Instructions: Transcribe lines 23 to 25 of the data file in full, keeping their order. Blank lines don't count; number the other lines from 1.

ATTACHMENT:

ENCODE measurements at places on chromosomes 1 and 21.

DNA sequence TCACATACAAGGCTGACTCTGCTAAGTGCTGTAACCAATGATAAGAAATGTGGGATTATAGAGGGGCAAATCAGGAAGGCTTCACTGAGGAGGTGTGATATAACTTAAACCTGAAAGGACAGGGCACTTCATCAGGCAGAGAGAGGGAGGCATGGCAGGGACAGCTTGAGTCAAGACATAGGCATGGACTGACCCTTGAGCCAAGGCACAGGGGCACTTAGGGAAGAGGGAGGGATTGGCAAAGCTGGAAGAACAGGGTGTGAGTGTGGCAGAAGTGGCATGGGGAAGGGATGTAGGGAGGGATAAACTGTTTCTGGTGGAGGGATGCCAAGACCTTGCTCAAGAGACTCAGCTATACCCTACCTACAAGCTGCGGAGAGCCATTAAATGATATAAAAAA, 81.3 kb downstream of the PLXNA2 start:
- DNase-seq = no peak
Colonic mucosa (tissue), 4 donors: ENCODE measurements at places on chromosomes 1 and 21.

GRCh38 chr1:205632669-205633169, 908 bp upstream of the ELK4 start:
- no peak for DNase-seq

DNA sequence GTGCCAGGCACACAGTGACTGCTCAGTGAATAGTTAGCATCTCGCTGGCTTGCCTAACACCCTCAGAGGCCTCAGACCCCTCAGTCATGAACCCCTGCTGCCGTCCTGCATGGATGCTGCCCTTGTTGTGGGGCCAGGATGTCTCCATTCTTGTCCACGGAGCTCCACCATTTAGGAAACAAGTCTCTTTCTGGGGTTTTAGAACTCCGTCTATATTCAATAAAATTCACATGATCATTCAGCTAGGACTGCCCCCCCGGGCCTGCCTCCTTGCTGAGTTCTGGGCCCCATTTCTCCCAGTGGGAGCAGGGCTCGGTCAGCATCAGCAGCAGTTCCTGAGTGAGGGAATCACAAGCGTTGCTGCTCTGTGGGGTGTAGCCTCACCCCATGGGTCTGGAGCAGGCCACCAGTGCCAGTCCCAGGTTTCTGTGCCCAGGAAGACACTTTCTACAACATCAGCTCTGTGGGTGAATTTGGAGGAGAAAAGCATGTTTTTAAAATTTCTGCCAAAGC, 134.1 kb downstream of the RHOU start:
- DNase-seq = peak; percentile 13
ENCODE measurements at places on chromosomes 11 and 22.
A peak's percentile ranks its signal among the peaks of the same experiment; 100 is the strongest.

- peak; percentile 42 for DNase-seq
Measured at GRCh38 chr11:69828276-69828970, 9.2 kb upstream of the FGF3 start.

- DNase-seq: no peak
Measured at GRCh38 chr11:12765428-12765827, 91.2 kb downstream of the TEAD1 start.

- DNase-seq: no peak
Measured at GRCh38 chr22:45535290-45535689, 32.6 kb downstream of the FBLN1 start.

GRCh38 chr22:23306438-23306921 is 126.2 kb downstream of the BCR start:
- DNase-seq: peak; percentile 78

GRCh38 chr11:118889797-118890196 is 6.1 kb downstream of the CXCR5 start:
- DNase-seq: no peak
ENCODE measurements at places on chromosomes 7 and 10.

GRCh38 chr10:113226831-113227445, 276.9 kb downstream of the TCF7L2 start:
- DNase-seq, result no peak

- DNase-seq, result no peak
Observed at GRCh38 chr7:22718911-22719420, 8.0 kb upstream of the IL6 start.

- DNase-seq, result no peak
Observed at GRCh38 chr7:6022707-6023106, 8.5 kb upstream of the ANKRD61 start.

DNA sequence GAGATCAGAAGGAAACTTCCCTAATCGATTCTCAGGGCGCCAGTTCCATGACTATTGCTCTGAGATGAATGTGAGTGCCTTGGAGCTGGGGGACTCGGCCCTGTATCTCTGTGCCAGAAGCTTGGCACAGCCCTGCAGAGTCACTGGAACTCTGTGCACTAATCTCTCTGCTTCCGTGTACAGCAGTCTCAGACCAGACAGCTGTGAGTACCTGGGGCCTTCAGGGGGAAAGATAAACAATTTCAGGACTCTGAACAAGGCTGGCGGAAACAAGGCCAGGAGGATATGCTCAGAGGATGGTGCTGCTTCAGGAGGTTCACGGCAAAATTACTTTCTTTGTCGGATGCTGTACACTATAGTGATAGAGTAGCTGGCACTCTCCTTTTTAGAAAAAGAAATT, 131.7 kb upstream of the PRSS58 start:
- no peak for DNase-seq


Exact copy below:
- DNase-seq, result no peak

- DNase-seq, result no peak
Observed at GRCh38 chr7:22718911-22719420, 8.0 kb upstream of the IL6 start.